Varan Govind, PhD
University of Miami
More than 50% of HIV-positive individuals use marijuana for alleviating the adverse effects of HIV infection and its medication. Inhalation is the most widely used consumption method for marijuana products and these are available in many forms or formulations such as joints, blunts, vape oil cartridges, and other forms. The beneficial and harmful compounds in these marijuana-based products vary widely across the cannabis plant strains and the parts thereof used, forms/formulations used, routes of administration, and intake durations. Consequently, marijuana users experience conflicting or mixed health outcomes. This study proposes to evaluate the effects of chronic marijuana use and routes of its administration on the brain, inflammation, immune function, pain, and behavioral functionsin HIV+ individuals.
People living with HIV use medical or recreational marijuana for alleviating adverse effects of HIV infection and its medication such as neuropathic pain, anxiety, depression, and cognitive dysfunction among many others. Specifically, this proposal will evaluate effects of chronic marijuana use and its routes of administration on the brain, systemic inflammation, immune activation, neuropathic pain, and behavioral measures in HIV-positive individuals. We anticipate that this study will provide preliminary data for assessing the impact of the form, dose and route of cannabis administration on the systemic inflammation and immune activation, brain metabolism and tissue structure, and interactions between the systemic and central nervous system (CNS) measures. This will form an important first step for designing cannabis-based systematic interventional studies to ameliorate specific conditions in HIV-positive individuals.
A translational animal model to study neurobehavioral consequences of THC and oxycodone polysubstance use
Lori Knackstedt, PhD
Dept. of Psychology
University of Florida
In our proposed research we will use a rodent model of sequential oxycodone and cannabis intake to investigate the effects of opioid-cannabis polysubstance use on opioid-seeking, anxiety and the potential effects of the route of cannabis administration (inhaled smoke or ingested “edibles”) on these measures.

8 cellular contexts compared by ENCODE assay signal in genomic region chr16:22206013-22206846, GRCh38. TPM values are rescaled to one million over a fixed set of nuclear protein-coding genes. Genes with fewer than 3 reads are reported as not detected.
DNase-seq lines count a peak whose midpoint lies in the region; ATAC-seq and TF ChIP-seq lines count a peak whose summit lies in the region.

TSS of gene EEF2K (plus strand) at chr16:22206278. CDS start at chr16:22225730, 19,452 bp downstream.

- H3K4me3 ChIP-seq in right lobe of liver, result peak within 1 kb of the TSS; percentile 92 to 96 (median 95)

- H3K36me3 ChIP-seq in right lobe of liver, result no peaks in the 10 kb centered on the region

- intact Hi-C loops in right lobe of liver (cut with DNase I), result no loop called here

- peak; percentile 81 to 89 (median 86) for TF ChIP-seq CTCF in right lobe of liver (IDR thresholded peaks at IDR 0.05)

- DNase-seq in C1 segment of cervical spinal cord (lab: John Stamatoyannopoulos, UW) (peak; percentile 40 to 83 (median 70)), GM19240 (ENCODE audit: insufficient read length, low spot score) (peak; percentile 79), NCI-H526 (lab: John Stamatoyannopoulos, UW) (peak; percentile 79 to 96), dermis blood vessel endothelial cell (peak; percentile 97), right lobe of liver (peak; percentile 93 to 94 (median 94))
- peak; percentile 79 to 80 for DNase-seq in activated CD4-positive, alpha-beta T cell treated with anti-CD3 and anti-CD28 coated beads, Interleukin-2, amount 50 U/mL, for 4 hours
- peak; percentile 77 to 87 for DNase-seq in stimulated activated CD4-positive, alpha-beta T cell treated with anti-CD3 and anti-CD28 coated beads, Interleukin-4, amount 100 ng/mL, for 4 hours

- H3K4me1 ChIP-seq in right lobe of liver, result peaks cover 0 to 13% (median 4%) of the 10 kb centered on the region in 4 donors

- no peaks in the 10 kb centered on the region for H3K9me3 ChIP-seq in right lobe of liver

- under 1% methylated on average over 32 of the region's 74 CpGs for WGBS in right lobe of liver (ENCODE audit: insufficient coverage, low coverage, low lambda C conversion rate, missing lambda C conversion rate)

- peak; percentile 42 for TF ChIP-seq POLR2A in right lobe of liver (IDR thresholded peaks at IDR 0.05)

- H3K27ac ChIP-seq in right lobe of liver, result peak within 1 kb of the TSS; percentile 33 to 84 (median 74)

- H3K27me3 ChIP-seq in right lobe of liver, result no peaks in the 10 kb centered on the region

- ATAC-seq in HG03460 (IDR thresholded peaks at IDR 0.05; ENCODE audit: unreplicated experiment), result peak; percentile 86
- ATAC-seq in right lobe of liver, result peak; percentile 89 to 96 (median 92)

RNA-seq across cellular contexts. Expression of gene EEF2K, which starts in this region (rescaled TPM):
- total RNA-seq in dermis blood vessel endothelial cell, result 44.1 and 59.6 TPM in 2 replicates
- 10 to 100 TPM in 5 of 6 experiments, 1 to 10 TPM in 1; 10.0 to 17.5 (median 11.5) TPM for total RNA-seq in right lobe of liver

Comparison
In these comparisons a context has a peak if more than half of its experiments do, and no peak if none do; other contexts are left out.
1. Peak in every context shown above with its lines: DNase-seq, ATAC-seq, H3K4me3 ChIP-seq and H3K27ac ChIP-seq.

The ability of cannabis to influence opioid intake has not yet been assessed in either humans or animals, and thus the use of experimental animals to do so will have the advantage of careful control of drug availability, route of administration and the timing of seeking and anxiety assessments. This work will potentially impact policy regarding the use of medical marijuana for the treatment of opioid use disorder, as is currently legal in several U.S. states.
Randomized, Controlled Cross-over comparison of Cannabidiol to Oral Opioid for Postoperative Photorefractive Keratectomy Pain control
Walter Steigleman, MD
Dept. of Opthamology
University of Florida
Photorefractive keratectomy (PRK) is a refractive eye surgery like LASIK with excellent outcomes and long-term stability. However, PRK involves longer healing and more pain than LASIK often requiring treatment such as oral opioid medications to control. A substantial fraction of patients who develop addiction to opioid medications started with a legitimate prescription for postoperative pain. In this study, we will evaluate if an oral CBD product can offer similar pain relief to current standard therapy with an opioid medication.
The impact of our study will inform the ophthalmology community about cannabidiol influence on postoperative PRK pain control. If we find similar efficacy, we should be able to reduce future opioid use for this surgery. This will be among this first reported studies evaluating CBD for eye/ocular pain.
Effects of cannaboidiol on resting state EEG and neuropathic pain severity in people with spinal cord injury
Eva Widerstrom-Noga, PhD
School of Medicine
University of Miami
Although some individuals with spinal cord injury (SCI) who experience neuropathic pain report beneficial effects of marijuana, there is limited research regarding the analgesic impact of Cannabidiol (CBD) after SCI. Endocannabinoid receptors are common in areas of the brain that are involved in the pain experience and therefore it is likely that CBD modulates brain activity. However, the effect of CBD on neuropathic pain symptoms and its relationship with brain electrocortical activity in people with SCI is incompletely known. We will investigate the analgesic effects of a single CBD dose and associated brain changes using electroencephalography.
As far as we know, no studies have examined changes in neuropathic pain symptoms and resting state electrocortical activity following oral full-spectrum CBD oil administration. This study will provide important information regarding if a single CBD dose produces analgesic effects in those who experience neuropathic pain after their SCI and if these are associated with electrical changes in the brain. This study will serve as a basis for a larger, high-quality clinical trial to evaluate the effects of long-term CBD treatments in people who experience neuropathic pain after their SCI.